It’s not quite as much a smudge as Hill, more a fat wavy snake or a cat in loaf mode. But there’s a decided range of attack, and for hitters that have come up with the teaching to find release points, it’s simply brilliant.
At some point, this has to bleed out into more talented pitchers, guys with the high velocity and insane breaking pitches that are the usual path to big-league success. I’m not saying Kershaw or someone will just regularly start dropping arm angles, though he’s apparently given it a whirl now and again, as his chart from this year suggests. But Kyle Boddy of Driveline Baseball did make a prescient point the other night. Responding to a tweet about how Kyle Hendricks, another man who lives off craft rather than sheer velo, and how Hendricks holds his two-seamer —
Kyle Hendricks, pitch grips. pic.twitter.com/yNJx3zJHPH— Rob Friedman (@PitchingNinja) October 6, 2017
— Boddy noted, “Look at the 2sFB grip. No, it’s not wrong. You are thinking dogmatically about grip. Think spin axis and manipulation.” That’s not how you’re “supposed” to hold a two-seamer, but Hendricks doesn’t care. He just throws what feels good, what gives him the right axis and makes the ball come out of his hand right, and gets the break he wants.
I can’t help but wonder if there’s going to be a swing over time towards this idea of just throwing rather than pitching like some kind of automaton. A muddling in the stiff definition of pitches. You can classify Trevor Bauer as throwing a cutter or a slider, but it’s the same pitch that doesn’t fit perfectly into either category. Corey Klbuer throws an undefined “breaking ball.” Andrew Miller has talked about how he shapes his slider to do different things depending on the situation, sometimes for more depth and sometimes for more lateral movement. And this is just on the Indians!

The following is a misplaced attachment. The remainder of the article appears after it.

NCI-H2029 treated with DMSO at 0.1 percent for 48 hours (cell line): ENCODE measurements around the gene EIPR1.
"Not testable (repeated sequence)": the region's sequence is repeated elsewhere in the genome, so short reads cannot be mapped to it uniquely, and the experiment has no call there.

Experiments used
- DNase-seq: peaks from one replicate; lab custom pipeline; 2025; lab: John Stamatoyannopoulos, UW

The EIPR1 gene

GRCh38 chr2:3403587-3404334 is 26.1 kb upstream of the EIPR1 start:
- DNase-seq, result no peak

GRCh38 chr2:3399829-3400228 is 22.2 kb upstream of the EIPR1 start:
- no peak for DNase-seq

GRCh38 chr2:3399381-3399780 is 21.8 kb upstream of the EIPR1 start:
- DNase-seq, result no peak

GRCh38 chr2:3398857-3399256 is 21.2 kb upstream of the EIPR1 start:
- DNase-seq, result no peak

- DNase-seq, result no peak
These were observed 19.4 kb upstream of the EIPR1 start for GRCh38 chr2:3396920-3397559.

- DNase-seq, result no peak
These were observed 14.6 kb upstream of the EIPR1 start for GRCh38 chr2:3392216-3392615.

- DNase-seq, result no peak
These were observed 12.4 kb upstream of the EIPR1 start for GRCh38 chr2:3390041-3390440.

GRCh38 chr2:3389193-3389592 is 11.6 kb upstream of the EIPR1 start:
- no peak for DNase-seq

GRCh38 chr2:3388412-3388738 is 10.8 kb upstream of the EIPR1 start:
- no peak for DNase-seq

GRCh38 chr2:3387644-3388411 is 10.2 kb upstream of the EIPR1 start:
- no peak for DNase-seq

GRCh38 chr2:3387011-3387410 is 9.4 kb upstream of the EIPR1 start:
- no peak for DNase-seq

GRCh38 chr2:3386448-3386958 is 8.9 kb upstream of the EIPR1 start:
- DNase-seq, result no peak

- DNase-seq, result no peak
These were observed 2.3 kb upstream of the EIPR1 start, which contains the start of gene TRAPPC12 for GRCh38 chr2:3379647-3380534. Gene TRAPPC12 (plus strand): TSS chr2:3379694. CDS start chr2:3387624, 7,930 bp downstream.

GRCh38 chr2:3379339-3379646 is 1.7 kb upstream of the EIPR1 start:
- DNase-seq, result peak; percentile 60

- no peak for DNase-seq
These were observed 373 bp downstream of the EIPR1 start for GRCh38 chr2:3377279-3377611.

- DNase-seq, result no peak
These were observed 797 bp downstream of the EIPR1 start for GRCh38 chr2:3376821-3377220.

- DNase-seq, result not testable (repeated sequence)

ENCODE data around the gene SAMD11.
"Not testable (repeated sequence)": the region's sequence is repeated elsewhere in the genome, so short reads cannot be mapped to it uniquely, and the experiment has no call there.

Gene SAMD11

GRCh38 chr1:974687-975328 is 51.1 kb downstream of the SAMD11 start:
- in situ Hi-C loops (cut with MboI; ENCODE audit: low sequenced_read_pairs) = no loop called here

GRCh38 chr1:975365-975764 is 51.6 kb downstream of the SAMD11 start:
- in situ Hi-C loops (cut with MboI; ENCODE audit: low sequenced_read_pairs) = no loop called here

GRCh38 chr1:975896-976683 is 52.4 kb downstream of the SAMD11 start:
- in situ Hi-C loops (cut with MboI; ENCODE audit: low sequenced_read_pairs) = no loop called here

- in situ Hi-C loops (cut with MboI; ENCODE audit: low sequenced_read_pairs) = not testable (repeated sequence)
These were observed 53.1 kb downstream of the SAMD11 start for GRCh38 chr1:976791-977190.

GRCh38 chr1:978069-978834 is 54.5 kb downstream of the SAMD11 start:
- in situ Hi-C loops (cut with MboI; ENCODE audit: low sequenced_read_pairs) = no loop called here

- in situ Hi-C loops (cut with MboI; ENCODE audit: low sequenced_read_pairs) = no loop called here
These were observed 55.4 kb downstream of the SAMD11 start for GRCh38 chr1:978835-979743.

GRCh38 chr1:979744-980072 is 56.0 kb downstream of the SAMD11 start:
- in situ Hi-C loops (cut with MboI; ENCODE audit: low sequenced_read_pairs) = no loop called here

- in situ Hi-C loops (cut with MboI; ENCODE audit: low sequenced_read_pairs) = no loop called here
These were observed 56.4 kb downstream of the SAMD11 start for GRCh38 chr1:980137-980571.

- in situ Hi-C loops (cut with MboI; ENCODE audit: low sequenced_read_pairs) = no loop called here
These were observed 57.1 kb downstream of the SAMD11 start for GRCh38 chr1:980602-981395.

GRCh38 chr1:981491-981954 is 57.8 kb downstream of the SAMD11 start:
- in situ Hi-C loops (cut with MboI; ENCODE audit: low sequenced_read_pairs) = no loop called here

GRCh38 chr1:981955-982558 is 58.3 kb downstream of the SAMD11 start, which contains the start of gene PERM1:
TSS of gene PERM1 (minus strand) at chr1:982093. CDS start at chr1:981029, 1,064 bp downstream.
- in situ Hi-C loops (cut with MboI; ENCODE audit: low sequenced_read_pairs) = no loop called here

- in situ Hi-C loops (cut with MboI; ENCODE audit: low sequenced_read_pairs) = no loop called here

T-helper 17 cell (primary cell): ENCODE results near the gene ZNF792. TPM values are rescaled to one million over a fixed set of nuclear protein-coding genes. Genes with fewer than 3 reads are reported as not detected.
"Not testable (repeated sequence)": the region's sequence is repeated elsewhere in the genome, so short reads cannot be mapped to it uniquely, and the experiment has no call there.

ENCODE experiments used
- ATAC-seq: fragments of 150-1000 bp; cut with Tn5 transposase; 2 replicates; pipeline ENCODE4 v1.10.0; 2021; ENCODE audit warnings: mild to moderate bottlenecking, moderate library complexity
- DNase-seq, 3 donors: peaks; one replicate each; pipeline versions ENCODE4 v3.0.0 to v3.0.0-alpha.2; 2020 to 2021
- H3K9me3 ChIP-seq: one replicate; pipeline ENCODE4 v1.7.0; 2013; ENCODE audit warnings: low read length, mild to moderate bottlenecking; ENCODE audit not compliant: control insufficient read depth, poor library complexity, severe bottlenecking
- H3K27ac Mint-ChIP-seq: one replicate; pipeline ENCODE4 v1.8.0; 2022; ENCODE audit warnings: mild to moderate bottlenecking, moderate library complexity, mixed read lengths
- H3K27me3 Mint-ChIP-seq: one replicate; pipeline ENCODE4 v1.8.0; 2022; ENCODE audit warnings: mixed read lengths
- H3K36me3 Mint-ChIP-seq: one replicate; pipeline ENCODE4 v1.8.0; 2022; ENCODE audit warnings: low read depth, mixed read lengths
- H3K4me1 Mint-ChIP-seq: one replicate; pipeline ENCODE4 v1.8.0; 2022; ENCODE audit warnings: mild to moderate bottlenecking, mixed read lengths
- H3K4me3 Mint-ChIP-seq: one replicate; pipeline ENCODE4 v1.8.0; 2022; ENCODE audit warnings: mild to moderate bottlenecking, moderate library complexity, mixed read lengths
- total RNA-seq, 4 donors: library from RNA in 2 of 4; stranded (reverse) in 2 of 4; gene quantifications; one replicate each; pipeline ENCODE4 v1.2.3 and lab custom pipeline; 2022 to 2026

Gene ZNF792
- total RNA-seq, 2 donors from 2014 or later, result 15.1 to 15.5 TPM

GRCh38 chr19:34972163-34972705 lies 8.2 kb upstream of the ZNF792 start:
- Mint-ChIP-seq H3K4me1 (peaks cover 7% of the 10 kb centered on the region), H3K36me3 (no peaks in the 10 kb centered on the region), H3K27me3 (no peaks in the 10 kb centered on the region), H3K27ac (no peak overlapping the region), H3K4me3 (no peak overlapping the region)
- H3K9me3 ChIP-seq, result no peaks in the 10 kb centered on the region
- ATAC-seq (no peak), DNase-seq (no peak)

Pitchers everywhere today have been taught by the half-century of ingrained lessons and rules that have come from youth baseball. That “old school” has long infected the pros, and is the reason the sport develops so slowly. I half-think it’s what broke Dontrelle Willis. That guy could throw, but people wanted to cram him into a box he didn’t fit. He flamed out, and we’re all worse off for it.
As with so much that’s wrapped up in dogma, you wonder what we lost throughout the past because the unorthodox isn’t allowed in baseball. Hill, Olson, Peacock; these guys certainly aren’t a vanguard of a new way of doing things, of changing the face of baseball and pitching in particular. But they’re notably important pitchers on the three best teams this year. People — whether coaches, scouts, or other fringey struggling-to-make-it players — notice things. They notice where success springs, and they copy it, because maybe it’ll work again. Throwing a baseball is a mutant activity the body hates anyway. Fiddling with release points and arm angles takes that hard activity and makes it harder, but it makes it worse for the hitter, too. It takes a great athlete to pitch like that, sure. But that’s where we are now — even the 38-year-olds make average college kids look like fat slobs.
Deception. Novelty. Taking advantage of your own strengths, and the other guy’s weakness. That’s what it takes to succeed in baseball when you don’t have the left (or right) arm of God. The guys mentioned here found that out, and they’re amazing for mastering it.
Merritt Rohlfing is a writer at Beyond the Box Score, Let’s Go Tribe, and probably somewhere else. He produces the excellent podcast Mostly Baseball. Listen to his vital thoughts @merrittrohlfing.